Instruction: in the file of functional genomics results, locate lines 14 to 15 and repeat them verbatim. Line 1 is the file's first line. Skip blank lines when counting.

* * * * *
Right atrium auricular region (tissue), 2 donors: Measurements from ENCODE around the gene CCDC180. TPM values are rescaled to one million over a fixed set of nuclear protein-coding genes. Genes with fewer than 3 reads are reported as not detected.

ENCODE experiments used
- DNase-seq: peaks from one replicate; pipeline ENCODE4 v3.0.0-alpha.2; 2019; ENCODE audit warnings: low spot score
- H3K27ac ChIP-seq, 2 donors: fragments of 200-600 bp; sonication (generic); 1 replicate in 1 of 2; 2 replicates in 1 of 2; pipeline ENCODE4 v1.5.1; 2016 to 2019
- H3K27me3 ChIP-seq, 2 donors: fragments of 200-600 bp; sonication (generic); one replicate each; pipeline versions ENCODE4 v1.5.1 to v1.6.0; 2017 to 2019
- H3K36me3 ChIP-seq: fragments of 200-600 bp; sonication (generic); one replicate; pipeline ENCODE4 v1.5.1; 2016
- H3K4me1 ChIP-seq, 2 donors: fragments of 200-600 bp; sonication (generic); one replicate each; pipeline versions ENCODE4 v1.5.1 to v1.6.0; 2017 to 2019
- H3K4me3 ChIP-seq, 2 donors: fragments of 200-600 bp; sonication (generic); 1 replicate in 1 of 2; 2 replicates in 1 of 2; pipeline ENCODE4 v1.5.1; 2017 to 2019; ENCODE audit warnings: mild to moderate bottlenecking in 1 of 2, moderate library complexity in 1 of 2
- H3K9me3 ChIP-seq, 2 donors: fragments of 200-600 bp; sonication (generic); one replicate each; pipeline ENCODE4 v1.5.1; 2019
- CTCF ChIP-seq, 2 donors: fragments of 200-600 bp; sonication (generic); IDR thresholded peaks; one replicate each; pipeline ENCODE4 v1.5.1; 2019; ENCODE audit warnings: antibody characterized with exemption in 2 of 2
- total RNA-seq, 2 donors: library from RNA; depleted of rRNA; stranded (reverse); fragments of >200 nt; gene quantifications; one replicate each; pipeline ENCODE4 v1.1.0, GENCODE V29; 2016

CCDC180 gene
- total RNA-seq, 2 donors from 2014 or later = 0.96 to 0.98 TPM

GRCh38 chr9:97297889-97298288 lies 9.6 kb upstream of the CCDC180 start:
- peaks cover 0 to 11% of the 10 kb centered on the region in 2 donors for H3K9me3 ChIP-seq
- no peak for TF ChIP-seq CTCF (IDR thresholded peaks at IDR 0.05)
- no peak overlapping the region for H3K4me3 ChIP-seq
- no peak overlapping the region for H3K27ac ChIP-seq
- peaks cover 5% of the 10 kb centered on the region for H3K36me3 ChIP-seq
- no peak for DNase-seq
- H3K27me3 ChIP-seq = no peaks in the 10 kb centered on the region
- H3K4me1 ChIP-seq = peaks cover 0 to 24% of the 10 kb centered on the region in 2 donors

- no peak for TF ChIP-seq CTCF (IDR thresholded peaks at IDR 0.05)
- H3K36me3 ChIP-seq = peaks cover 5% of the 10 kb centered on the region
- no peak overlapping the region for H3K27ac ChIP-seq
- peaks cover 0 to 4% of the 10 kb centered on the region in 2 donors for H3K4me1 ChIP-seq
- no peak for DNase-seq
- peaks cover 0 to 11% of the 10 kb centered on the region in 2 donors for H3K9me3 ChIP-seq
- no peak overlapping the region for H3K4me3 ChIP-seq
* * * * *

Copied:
GRCh38 chr9:97297889-97298288 lies 9.6 kb upstream of the CCDC180 start:
- peaks cover 0 to 11% of the 10 kb centered on the region in 2 donors for H3K9me3 ChIP-seq